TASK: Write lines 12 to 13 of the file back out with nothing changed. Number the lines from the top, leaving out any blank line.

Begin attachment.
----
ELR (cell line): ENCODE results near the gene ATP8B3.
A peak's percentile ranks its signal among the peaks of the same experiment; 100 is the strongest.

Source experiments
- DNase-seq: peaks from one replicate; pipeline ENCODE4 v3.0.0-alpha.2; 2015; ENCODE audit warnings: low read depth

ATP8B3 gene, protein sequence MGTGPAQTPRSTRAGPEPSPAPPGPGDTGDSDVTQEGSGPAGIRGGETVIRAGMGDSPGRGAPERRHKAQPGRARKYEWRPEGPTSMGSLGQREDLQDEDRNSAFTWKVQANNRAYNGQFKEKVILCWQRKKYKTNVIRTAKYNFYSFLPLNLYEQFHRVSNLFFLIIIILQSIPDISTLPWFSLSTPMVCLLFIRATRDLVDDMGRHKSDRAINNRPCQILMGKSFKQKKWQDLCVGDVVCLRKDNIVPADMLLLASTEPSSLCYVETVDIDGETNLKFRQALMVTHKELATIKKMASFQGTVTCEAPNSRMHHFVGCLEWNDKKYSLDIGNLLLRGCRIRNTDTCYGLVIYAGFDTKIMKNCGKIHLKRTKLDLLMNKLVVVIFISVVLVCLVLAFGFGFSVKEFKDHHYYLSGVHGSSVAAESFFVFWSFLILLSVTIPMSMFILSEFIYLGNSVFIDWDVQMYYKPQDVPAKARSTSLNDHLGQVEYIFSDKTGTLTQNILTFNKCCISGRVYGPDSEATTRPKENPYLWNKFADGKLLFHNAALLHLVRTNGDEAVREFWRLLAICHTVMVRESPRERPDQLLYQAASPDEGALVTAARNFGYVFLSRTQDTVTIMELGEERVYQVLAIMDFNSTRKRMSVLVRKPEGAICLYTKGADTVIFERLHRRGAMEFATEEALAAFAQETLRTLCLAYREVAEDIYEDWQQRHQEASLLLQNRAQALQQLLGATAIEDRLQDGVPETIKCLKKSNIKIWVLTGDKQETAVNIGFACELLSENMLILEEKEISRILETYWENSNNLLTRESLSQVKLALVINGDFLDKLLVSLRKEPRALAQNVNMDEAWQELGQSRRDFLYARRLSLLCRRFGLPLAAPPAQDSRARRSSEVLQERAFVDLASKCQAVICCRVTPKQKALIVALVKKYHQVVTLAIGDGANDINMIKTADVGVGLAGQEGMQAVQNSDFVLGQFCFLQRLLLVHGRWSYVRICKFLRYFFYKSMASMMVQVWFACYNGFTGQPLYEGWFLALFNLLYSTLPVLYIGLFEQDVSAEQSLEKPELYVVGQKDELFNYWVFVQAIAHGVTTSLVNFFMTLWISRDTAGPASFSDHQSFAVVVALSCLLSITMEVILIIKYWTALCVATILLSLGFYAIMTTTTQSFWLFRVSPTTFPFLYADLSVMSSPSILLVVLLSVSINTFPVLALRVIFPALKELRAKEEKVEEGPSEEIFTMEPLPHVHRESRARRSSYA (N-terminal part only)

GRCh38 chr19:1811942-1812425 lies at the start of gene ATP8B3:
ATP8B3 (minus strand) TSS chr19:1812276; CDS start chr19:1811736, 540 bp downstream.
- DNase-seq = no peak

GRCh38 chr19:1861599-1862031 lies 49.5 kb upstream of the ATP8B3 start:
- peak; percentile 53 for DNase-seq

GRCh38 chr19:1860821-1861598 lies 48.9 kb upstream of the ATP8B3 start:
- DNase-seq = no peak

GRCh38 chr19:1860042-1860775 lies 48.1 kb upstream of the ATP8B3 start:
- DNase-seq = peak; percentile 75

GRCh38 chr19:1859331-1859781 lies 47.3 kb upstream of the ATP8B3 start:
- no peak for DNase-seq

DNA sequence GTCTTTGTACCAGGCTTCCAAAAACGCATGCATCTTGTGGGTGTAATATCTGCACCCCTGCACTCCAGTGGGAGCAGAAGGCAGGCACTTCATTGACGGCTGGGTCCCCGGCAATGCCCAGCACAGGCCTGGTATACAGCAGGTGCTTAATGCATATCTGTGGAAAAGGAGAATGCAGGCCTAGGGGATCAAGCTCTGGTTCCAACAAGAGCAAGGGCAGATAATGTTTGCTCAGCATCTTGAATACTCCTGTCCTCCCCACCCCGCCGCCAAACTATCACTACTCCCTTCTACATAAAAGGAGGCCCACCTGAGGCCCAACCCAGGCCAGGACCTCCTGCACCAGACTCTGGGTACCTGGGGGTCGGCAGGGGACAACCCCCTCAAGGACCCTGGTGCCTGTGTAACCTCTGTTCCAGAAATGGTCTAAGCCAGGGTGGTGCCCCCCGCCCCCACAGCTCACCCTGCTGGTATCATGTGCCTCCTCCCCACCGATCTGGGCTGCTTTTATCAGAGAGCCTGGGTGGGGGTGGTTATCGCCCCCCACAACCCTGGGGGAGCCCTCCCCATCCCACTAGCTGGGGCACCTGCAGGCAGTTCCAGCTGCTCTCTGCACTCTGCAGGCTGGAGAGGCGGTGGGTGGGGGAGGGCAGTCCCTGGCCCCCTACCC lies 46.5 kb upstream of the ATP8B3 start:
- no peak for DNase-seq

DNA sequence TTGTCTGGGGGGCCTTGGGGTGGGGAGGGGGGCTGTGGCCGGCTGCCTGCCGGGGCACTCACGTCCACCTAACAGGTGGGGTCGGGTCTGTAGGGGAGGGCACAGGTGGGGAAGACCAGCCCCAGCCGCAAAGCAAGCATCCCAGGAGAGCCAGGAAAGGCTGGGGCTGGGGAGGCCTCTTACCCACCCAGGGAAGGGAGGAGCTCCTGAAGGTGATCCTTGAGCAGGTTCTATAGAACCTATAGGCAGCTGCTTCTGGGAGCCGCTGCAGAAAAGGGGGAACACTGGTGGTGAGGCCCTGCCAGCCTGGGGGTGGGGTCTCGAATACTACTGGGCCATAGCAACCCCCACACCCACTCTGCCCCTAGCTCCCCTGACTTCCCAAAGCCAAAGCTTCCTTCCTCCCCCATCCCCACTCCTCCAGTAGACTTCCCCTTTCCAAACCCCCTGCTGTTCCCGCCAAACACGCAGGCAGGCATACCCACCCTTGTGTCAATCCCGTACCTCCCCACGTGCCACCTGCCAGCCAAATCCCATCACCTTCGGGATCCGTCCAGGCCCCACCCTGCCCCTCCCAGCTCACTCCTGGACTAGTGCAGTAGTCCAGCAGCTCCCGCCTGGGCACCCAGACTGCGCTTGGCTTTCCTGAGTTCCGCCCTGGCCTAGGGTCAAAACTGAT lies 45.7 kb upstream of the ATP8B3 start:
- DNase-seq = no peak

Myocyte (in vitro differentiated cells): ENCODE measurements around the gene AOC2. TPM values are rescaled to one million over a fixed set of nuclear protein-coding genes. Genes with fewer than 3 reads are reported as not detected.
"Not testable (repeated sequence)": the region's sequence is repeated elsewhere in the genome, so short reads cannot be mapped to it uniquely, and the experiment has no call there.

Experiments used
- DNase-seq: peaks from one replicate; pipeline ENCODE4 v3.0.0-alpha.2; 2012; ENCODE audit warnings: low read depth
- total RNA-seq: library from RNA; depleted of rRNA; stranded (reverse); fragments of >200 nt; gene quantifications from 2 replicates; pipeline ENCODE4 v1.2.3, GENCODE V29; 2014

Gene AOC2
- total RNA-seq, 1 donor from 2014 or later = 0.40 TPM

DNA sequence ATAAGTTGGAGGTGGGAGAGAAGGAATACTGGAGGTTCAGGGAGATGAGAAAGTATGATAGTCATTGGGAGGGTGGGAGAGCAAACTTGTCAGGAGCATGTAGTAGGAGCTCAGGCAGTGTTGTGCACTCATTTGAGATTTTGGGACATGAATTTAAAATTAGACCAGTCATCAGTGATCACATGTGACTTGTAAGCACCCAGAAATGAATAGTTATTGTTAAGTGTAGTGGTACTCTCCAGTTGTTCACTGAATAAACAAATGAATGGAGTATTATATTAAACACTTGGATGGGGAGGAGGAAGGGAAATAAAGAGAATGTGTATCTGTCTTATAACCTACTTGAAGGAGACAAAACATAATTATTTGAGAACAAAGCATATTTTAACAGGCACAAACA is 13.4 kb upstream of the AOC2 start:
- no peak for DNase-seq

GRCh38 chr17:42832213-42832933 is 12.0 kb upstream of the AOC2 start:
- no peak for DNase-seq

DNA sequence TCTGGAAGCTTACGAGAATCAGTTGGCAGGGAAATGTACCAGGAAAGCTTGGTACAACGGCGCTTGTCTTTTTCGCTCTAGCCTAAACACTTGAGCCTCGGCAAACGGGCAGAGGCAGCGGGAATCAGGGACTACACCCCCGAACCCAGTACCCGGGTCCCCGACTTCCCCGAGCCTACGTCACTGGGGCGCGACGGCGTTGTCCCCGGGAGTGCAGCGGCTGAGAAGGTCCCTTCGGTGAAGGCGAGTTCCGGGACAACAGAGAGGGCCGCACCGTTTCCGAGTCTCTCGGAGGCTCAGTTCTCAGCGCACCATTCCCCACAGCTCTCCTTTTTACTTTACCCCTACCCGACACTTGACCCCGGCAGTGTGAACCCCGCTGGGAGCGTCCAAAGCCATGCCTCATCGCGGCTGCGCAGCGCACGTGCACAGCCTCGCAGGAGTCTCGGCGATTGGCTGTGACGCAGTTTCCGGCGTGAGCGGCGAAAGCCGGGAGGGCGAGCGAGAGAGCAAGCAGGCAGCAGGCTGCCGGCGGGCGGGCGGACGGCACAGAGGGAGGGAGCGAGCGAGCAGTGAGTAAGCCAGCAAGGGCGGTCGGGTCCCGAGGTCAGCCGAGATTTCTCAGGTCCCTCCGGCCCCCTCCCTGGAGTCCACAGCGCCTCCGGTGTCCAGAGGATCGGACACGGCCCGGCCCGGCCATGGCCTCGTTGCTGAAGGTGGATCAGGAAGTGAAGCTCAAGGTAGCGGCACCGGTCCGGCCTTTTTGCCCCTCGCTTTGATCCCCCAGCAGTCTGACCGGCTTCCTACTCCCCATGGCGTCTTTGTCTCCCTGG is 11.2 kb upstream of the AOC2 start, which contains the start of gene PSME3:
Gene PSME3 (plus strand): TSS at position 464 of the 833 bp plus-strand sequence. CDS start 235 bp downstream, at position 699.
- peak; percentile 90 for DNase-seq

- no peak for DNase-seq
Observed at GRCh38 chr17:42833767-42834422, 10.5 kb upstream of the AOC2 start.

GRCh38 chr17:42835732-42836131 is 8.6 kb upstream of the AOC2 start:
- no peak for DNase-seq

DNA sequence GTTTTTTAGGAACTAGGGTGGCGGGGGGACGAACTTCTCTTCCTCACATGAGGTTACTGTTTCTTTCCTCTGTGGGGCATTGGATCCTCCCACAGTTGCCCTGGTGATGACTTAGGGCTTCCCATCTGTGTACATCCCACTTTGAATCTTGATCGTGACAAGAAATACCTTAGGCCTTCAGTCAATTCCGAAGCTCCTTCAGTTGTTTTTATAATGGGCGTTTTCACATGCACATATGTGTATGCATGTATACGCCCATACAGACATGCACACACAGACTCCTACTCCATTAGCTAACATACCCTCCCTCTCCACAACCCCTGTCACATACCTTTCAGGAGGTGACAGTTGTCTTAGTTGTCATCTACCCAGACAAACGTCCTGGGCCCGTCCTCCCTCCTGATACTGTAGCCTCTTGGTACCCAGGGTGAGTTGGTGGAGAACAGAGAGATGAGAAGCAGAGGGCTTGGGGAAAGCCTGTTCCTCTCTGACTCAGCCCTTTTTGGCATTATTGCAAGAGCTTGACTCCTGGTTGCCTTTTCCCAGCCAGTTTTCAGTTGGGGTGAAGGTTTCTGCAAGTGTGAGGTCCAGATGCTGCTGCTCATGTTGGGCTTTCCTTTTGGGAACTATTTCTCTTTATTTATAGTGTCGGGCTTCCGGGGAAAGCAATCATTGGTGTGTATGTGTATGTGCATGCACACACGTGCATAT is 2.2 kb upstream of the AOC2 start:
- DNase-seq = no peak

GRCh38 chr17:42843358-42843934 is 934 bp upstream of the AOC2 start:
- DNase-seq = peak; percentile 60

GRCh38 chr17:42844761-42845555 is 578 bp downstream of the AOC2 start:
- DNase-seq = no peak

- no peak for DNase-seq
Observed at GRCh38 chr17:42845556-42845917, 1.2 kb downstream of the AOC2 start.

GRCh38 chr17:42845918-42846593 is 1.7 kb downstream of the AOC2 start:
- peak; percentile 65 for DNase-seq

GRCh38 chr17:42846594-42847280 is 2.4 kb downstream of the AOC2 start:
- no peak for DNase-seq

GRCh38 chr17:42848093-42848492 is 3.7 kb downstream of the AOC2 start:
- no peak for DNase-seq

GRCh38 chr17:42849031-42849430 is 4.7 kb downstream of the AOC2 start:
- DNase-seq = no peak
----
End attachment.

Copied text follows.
- DNase-seq = no peak

GRCh38 chr19:1860042-1860775 lies 48.1 kb upstream of the ATP8B3 start: